It has long been common knowledge that pregnant women with multiple sclerosis (MS) experience a sharp drop in the disease's symptoms during the course of their pregnancy.
Some years back, Dr. Rhonda Voskuhl, director of UCLA's Multiple Sclerosis Program, and her colleagues discovered the cause. They found that a female sex hormone called estriol, which is produced during pregnancy, was responsible for the suppression. Four years ago, Voskuhl followed that discovery with a pilot study in which 10 non-pregnant women with MS were given estriol, yielding what she described as "pretty remarkable" results an 80 percent drop in inflammatory lesions in the brain, a hallmark of the disease.
This month, Voskuhl begins a much larger trial of estriol, one that will involve 150 patients at multiple locations over the next two years. The prospects, she said, are exciting.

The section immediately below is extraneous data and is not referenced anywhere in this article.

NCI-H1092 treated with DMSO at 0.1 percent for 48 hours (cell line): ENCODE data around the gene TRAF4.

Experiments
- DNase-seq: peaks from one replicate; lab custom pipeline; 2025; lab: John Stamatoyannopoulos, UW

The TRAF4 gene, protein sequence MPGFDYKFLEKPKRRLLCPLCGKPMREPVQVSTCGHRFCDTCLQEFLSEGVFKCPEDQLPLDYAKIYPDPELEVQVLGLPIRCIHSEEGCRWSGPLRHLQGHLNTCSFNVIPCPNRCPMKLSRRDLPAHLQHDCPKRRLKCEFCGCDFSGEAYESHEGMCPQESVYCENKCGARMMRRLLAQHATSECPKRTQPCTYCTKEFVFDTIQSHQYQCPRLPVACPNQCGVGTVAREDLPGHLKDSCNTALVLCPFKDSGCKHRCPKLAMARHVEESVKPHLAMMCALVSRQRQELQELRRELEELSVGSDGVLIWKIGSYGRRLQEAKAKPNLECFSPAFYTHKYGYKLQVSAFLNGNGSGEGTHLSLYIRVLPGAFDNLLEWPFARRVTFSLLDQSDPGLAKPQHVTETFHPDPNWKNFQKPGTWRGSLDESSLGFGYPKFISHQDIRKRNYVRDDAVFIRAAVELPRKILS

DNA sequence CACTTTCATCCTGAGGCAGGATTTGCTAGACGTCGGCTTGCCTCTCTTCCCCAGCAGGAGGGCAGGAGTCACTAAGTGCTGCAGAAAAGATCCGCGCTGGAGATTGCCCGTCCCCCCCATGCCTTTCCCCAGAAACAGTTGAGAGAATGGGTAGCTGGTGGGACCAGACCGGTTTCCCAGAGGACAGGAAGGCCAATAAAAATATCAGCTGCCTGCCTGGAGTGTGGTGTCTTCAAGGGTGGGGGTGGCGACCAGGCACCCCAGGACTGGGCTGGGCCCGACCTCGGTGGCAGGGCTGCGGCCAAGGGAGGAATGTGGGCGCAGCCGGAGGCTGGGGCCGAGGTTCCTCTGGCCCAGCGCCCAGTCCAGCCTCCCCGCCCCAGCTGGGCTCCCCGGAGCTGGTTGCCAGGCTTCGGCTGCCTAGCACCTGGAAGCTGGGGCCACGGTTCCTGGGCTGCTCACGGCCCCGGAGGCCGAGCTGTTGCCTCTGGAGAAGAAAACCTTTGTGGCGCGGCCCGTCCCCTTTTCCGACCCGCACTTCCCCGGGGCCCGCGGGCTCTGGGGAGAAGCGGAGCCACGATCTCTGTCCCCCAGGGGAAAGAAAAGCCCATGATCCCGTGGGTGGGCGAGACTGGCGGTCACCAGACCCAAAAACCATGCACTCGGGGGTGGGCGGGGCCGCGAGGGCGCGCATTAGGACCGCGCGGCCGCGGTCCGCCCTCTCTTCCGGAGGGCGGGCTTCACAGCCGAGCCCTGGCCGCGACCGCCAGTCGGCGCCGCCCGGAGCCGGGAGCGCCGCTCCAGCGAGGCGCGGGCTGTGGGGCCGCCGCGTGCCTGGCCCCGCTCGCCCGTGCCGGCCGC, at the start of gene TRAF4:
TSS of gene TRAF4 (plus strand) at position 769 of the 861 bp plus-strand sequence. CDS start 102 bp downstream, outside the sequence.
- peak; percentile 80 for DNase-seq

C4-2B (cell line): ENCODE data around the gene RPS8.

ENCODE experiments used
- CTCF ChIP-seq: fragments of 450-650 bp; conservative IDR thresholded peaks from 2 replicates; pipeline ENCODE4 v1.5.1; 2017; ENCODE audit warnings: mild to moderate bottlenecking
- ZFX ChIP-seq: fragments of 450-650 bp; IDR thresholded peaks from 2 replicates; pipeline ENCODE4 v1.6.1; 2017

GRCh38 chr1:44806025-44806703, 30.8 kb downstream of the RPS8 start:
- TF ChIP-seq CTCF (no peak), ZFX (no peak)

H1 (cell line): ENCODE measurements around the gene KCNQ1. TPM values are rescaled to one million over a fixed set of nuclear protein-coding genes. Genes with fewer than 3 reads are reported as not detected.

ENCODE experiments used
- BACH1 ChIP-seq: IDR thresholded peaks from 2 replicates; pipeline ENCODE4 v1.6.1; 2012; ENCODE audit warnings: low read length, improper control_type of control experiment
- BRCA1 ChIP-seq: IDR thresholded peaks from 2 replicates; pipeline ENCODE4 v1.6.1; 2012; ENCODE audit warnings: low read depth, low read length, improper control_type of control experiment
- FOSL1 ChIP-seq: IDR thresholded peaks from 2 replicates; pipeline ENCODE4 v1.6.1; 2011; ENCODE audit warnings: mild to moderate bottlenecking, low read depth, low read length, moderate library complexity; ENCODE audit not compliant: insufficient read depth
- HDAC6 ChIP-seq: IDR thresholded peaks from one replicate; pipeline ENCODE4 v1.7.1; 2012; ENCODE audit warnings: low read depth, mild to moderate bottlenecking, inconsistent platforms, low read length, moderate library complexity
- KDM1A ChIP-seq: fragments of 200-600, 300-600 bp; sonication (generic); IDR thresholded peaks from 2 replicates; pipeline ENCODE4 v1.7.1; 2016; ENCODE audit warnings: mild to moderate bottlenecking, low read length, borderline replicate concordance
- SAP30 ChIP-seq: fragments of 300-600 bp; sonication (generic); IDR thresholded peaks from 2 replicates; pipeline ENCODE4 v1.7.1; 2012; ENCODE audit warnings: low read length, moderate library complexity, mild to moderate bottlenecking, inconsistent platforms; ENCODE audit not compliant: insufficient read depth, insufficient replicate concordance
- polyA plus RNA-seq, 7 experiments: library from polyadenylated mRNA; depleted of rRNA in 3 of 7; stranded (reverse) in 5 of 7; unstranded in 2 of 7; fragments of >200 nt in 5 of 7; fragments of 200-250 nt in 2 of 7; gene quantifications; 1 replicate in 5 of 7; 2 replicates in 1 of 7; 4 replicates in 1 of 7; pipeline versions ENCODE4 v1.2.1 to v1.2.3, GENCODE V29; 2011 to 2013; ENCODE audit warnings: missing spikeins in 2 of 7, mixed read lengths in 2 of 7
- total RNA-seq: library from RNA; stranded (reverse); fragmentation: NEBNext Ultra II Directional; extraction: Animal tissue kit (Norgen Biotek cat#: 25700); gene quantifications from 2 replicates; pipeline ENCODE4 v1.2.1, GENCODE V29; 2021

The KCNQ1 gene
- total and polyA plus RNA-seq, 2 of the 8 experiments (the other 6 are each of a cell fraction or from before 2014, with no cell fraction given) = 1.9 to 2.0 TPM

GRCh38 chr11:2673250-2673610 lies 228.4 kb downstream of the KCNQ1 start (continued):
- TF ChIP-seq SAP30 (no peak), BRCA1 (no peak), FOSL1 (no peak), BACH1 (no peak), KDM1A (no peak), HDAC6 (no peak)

Multiple sclerosis is an autoimmune disease of the central nervous system that attacks the tissue surrounding the brain's nerve fibers. This tissue, called myelin, can be thought of as the insulation wrapped around an electrical wire. When the myelin is damaged, the nerve's ability to send signals to and from the brain is interfered with, resulting in symptoms common to MS, including problems with balance, memory, vision loss and more.
Currently, anti-inflammatory drugs used to treat MS lessen the symptoms and slow the progression of the disease. But they must be given by injection daily, weekly or monthly depending on the drug and are expensive, costing between $12,000 to $24,000 a year.
Estriol is a hormone produced by the placenta that is virtually undetectable until pregnancy, when it progressively increases. It is thought that its role is to suppress a woman's immune system when she is pregnant, so that the fetus will not be seen by the body as a foreign "invader."